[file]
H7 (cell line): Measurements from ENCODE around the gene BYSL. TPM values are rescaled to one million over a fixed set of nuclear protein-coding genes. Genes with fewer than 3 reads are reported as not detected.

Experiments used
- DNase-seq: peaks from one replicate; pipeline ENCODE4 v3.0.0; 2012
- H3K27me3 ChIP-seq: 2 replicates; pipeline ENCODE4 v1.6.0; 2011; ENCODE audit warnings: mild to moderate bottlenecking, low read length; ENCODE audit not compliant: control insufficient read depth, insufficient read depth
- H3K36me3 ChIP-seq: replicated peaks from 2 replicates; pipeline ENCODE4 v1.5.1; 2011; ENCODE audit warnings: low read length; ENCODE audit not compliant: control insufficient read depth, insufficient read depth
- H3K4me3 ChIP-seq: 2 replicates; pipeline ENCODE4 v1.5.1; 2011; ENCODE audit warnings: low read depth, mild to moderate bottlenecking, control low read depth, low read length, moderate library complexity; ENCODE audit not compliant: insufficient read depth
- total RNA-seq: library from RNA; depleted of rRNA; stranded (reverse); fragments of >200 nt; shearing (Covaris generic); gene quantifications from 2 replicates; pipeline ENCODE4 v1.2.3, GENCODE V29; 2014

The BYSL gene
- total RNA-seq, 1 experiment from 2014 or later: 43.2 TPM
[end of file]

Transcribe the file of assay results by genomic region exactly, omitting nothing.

H7 (cell line): Measurements from ENCODE around the gene BYSL. TPM values are rescaled to one million over a fixed set of nuclear protein-coding genes. Genes with fewer than 3 reads are reported as not detected.

Experiments used
- DNase-seq: peaks from one replicate; pipeline ENCODE4 v3.0.0; 2012
- H3K27me3 ChIP-seq: 2 replicates; pipeline ENCODE4 v1.6.0; 2011; ENCODE audit warnings: mild to moderate bottlenecking, low read length; ENCODE audit not compliant: control insufficient read depth, insufficient read depth
- H3K36me3 ChIP-seq: replicated peaks from 2 replicates; pipeline ENCODE4 v1.5.1; 2011; ENCODE audit warnings: low read length; ENCODE audit not compliant: control insufficient read depth, insufficient read depth
- H3K4me3 ChIP-seq: 2 replicates; pipeline ENCODE4 v1.5.1; 2011; ENCODE audit warnings: low read depth, mild to moderate bottlenecking, control low read depth, low read length, moderate library complexity; ENCODE audit not compliant: insufficient read depth
- total RNA-seq: library from RNA; depleted of rRNA; stranded (reverse); fragments of >200 nt; shearing (Covaris generic); gene quantifications from 2 replicates; pipeline ENCODE4 v1.2.3, GENCODE V29; 2014

The BYSL gene
- total RNA-seq, 1 experiment from 2014 or later: 43.2 TPM